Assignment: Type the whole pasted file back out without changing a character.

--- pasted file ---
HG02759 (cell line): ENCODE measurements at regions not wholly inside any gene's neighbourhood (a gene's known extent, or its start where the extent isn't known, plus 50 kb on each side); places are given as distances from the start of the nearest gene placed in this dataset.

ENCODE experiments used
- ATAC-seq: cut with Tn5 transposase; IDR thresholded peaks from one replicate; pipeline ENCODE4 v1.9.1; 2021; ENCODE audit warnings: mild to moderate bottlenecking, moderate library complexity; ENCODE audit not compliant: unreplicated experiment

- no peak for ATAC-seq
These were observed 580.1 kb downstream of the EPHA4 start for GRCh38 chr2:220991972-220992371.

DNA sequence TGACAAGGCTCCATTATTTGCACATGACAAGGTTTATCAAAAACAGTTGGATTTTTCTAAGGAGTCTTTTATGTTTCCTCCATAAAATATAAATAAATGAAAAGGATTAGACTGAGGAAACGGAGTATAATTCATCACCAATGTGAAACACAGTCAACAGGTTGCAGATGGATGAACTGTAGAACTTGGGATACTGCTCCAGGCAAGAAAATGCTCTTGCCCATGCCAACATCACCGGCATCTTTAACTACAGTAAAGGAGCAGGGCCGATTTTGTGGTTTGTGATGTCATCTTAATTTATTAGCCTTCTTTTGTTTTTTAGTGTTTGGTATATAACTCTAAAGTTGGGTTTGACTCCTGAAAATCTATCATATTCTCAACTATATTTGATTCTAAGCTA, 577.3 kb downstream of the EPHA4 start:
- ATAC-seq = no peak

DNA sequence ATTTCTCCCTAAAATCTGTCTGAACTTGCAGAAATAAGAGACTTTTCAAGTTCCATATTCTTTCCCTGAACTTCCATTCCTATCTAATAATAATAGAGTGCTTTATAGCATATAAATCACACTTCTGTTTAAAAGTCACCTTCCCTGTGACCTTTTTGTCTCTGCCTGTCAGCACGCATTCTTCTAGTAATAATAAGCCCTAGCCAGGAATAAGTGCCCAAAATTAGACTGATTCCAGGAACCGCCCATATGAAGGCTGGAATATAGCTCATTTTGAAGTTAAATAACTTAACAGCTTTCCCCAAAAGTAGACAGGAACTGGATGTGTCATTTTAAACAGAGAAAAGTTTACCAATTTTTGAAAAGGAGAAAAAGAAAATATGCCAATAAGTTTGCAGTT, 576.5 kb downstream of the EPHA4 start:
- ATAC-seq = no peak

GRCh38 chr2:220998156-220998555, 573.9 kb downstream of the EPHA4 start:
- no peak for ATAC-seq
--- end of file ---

HG02759 (cell line): ENCODE measurements at regions not wholly inside any gene's neighbourhood (a gene's known extent, or its start where the extent isn't known, plus 50 kb on each side); places are given as distances from the start of the nearest gene placed in this dataset.

ENCODE experiments used
- ATAC-seq: cut with Tn5 transposase; IDR thresholded peaks from one replicate; pipeline ENCODE4 v1.9.1; 2021; ENCODE audit warnings: mild to moderate bottlenecking, moderate library complexity; ENCODE audit not compliant: unreplicated experiment

- no peak for ATAC-seq
These were observed 580.1 kb downstream of the EPHA4 start for GRCh38 chr2:220991972-220992371.

DNA sequence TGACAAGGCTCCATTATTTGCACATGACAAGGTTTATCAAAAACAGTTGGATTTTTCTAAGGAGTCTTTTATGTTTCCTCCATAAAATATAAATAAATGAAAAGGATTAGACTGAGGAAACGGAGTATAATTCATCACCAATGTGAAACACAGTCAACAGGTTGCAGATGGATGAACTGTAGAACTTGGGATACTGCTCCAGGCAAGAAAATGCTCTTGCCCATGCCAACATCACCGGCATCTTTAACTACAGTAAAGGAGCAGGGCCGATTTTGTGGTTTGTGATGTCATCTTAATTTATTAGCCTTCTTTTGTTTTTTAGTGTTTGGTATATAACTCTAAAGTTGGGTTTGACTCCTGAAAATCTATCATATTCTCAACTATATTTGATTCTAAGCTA, 577.3 kb downstream of the EPHA4 start:
- ATAC-seq = no peak

DNA sequence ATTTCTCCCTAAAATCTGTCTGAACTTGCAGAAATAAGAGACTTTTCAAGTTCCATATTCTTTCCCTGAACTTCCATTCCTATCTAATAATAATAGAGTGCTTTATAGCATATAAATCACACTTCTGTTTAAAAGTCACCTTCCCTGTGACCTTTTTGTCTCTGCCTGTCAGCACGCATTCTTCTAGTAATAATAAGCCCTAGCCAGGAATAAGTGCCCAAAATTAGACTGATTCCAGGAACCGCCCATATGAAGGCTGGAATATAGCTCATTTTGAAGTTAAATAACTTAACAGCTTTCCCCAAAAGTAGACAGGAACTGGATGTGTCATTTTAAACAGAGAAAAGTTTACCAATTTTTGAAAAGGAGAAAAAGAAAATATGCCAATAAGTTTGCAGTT, 576.5 kb downstream of the EPHA4 start:
- ATAC-seq = no peak

GRCh38 chr2:220998156-220998555, 573.9 kb downstream of the EPHA4 start:
- no peak for ATAC-seq